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A publishing professional recently told me that my work was “meticulous,” which I found particularly flattering. I was flattered because in days of irresponsible yonder, I went about most things in my life with exuberant messiness, and this extended to writing.

When embarking on a project, I wanted to get right to the exciting stuff—the big events, the snappy dialogue, the twists—and I didn’t particularly feel like laying the painstaking groundwork, fleshing the imagined world out to such a degree that the entire thing lived and breathed.



However, as the years passed and I read the classics, I noted the extent to which those authors went the extra mile. They didn’t simply build their literary realms, they inhabited them, and in that transported state, produced words of such authenticity that one could think back on the book years later and remember the whole thing as if it actually happened. I knew that this was what I wanted to achieve in my own writing, and while I can’t say that I’m always successful, I know I always try.

Whether you are a writer, an artist of another sort, or simply someone who takes pride in their work, I’d like to make a strong plug for being meticulous. There is something so enriching about going all out, about thinking everything through, pushing the limits over and over again until the best possible product emerges.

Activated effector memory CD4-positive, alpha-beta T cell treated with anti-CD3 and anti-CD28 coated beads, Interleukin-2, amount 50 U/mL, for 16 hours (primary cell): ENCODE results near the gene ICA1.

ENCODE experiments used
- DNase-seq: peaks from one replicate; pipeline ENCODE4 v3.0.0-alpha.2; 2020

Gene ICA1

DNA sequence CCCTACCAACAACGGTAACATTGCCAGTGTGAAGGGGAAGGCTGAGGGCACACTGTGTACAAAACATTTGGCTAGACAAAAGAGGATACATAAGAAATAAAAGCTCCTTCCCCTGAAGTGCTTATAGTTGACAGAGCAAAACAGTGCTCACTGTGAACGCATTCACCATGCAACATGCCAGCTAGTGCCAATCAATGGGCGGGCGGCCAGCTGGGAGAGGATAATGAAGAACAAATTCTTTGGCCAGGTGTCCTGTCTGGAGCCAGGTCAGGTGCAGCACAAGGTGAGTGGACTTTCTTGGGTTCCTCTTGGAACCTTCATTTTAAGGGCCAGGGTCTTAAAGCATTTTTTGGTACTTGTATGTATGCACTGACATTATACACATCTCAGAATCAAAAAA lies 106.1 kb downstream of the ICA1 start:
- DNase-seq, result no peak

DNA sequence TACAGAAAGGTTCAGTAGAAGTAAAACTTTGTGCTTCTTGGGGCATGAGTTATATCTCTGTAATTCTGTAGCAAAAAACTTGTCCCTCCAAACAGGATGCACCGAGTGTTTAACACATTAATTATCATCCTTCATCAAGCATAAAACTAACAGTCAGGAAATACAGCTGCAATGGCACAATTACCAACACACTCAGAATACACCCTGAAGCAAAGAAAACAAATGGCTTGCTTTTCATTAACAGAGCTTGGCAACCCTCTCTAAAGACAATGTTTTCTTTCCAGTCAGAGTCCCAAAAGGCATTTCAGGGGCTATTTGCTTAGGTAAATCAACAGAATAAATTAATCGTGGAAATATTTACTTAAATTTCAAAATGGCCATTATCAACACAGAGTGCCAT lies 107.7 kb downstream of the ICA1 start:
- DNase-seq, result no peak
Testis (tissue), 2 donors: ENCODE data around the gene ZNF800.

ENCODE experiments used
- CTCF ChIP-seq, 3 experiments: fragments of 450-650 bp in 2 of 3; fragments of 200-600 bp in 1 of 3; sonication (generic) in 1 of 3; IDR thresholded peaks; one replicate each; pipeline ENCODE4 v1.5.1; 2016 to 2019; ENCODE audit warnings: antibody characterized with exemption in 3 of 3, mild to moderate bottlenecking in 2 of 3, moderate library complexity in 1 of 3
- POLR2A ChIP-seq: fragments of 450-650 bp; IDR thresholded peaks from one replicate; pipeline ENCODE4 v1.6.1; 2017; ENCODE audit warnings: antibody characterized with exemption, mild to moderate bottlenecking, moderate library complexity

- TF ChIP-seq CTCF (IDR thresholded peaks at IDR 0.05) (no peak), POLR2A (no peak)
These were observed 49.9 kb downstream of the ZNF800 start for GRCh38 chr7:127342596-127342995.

If you are creating a fantasy, work out every last detail—politics, geography, currencies, language…etc—or if you are setting your work in this world, throw everything you’ve got into the research. When it comes to the craft itself, there’s no substitute for working the art over and over again, scouring it for inconsistencies, scrubbing out as many kinks as possible. Perfection may not be attainable, but the pursuit of perfection is.



In case all of this seems overwhelming, and you find yourself resisting rigor on that scale, my advice is to think in terms of doing “just a little bit more.” That’s what I did. I told myself: “just spend a few hours with a notepad, jotting down legal statutes, relevant symbolism, tonal elements that make sense…etc.”  I didn’t scare myself with the full scope of what lay ahead, but rather thought in terms of bite-sized chunks. Most of us can handle things when they come in small pieces, so I encourage you to think in those terms.

After all, Rome wasn’t built in one day…

Sullward, the city where my stories are set, definitely wasn’t either.😊



shadow bidder books - peter eliotts shadow bidder books - author peter elliot - shadow bidder - a dream of shadows